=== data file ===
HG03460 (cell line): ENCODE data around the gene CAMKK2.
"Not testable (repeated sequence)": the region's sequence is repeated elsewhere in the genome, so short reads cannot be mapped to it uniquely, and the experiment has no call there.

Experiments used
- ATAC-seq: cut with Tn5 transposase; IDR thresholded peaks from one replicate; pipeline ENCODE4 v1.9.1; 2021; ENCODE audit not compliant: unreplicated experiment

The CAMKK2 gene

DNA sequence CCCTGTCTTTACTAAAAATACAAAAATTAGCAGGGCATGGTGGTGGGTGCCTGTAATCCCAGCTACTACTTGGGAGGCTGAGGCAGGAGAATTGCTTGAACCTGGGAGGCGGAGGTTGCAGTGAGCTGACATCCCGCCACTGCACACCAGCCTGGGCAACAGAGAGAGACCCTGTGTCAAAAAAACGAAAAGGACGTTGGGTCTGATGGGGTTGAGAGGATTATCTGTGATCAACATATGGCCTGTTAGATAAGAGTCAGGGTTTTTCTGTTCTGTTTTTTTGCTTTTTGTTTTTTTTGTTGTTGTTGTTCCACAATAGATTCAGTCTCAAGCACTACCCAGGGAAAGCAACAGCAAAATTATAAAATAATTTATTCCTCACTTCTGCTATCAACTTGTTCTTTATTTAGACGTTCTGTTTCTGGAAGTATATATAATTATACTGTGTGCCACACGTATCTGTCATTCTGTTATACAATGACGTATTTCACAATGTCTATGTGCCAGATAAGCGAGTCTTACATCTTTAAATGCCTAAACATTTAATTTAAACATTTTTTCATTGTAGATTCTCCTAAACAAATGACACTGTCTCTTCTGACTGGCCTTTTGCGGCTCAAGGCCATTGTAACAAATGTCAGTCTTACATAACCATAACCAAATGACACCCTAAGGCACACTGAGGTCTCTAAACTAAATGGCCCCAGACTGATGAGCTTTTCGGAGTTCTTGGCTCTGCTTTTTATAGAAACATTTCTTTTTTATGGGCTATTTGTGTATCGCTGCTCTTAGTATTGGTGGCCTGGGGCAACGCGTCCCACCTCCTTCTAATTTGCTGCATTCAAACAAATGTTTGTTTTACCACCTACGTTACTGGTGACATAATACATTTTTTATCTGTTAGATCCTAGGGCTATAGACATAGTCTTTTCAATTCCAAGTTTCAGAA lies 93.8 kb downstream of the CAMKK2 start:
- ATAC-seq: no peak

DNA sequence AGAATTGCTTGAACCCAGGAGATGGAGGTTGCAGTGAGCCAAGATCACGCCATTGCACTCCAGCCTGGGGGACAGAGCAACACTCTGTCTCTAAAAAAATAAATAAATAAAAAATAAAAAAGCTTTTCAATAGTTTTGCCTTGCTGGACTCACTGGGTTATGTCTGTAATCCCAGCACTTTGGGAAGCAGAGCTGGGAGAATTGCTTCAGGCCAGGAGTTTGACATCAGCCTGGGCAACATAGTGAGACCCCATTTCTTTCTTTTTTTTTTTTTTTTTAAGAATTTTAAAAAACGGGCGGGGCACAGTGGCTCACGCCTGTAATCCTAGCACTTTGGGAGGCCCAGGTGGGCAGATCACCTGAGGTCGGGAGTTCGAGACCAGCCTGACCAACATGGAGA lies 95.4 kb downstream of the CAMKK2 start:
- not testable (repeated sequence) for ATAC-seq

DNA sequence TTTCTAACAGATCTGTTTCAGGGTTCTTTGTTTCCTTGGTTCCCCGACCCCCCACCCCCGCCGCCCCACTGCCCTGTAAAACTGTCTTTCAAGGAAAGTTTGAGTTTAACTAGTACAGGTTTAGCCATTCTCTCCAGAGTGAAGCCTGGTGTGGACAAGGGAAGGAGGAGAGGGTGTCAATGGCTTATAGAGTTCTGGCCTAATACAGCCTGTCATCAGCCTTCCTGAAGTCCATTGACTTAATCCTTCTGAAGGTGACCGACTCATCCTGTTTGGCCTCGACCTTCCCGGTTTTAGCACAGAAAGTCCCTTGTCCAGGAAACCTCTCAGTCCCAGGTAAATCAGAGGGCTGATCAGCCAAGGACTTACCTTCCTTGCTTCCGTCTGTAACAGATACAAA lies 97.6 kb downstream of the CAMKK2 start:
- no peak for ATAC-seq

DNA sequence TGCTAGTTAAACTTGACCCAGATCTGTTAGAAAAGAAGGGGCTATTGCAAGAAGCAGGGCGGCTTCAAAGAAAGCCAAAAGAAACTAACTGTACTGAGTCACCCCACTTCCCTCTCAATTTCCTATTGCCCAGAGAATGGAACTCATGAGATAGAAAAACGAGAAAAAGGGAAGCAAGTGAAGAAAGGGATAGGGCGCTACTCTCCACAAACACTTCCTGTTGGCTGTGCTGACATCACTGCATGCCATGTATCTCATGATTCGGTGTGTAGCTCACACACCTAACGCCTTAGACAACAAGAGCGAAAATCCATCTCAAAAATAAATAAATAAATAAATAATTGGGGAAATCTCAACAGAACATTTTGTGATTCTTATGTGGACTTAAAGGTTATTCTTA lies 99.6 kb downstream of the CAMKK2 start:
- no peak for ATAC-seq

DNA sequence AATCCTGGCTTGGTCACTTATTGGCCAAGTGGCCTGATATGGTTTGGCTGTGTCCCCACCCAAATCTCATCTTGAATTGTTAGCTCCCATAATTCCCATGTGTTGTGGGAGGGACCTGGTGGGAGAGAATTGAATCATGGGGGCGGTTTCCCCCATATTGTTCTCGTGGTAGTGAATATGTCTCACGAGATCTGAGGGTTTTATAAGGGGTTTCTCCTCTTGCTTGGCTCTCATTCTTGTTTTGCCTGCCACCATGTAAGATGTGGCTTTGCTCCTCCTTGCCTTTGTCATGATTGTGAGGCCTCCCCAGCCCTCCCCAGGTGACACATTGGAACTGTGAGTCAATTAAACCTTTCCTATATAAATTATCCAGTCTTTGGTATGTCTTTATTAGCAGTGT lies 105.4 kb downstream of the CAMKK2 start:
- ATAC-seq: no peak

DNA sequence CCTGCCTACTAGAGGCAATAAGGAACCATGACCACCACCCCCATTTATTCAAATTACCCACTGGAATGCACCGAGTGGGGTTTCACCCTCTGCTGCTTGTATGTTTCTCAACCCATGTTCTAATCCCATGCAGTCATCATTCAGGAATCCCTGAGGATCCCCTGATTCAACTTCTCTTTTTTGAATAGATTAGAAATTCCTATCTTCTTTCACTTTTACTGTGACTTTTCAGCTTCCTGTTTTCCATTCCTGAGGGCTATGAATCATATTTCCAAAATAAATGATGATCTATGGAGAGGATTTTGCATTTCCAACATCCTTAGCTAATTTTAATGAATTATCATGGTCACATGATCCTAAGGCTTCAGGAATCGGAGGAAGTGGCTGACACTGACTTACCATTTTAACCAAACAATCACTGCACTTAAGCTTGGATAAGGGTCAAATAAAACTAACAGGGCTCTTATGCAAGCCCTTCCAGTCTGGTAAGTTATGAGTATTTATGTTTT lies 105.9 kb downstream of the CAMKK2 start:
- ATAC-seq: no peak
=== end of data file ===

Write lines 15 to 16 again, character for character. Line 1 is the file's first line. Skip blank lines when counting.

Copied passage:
- ATAC-seq: no peak

DNA sequence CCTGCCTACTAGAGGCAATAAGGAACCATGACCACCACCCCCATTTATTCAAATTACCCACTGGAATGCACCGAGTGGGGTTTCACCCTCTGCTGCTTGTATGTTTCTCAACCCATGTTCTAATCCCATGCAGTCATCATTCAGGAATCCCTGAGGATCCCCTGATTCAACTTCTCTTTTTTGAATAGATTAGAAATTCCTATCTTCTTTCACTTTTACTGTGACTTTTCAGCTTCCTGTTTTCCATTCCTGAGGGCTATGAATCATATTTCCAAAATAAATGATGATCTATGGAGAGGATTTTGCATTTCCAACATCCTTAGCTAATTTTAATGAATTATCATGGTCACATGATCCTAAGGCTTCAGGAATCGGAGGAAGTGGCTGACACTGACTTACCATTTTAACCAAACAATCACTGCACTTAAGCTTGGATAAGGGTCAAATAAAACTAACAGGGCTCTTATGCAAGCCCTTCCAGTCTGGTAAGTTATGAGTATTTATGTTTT lies 105.9 kb downstream of the CAMKK2 start: